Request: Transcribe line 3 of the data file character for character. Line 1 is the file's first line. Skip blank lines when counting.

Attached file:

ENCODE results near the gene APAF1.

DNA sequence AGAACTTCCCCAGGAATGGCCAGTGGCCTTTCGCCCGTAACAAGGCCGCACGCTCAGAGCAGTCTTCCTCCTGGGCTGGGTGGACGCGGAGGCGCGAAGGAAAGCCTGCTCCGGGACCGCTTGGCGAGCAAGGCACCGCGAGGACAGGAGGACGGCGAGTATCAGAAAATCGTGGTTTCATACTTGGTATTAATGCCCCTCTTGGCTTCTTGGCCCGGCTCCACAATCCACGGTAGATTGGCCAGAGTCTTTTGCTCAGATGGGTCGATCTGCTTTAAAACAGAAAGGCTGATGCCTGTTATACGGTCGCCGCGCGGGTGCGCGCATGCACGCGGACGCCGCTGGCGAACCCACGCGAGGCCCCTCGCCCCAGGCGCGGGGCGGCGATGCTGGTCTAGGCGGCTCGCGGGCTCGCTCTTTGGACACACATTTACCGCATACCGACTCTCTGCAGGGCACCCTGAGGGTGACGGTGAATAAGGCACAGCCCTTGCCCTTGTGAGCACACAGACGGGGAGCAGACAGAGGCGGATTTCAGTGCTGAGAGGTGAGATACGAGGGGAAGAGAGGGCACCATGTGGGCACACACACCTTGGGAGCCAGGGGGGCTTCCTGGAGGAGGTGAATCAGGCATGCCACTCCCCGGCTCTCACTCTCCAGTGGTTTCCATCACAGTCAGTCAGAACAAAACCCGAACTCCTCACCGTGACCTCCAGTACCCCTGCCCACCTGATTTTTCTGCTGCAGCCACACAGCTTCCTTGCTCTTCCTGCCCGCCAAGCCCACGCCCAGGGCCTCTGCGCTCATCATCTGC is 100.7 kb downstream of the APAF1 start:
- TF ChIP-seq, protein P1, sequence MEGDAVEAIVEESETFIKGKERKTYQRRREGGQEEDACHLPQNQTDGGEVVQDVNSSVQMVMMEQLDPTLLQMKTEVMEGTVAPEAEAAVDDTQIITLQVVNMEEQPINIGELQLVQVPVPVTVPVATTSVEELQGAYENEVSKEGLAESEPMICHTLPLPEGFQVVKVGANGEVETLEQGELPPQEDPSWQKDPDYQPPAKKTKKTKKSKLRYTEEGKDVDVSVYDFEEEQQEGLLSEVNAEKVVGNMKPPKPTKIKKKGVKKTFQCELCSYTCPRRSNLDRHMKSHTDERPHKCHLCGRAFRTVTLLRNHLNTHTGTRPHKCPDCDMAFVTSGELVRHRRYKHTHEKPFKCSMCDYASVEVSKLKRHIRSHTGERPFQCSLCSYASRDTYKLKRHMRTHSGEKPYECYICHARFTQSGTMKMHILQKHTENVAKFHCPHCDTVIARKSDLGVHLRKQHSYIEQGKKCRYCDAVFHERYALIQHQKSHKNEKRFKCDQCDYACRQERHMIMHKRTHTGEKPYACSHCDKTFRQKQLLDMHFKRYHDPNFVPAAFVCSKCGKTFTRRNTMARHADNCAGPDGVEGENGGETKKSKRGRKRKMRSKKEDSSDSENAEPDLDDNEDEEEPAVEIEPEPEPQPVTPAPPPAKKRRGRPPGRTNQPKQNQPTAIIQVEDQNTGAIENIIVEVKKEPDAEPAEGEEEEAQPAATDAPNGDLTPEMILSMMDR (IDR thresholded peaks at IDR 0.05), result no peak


- TF ChIP-seq, protein P1, sequence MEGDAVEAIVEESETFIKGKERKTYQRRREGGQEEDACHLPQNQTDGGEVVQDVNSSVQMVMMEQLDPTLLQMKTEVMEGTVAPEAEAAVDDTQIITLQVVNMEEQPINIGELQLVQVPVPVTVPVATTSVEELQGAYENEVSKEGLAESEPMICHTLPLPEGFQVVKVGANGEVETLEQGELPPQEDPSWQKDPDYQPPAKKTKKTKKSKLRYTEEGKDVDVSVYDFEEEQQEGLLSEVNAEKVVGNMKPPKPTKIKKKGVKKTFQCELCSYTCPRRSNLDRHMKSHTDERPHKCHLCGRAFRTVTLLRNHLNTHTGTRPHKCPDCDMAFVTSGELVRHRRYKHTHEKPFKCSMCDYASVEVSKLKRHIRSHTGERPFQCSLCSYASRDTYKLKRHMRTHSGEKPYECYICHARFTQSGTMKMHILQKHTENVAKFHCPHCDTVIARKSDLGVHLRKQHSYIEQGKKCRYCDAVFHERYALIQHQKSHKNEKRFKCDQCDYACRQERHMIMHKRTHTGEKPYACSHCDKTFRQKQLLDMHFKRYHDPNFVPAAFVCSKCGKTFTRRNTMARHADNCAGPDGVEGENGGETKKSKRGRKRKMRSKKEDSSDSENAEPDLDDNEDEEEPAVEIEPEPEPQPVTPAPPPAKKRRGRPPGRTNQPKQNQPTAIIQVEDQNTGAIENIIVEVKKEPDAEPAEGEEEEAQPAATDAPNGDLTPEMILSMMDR (IDR thresholded peaks at IDR 0.05), result no peak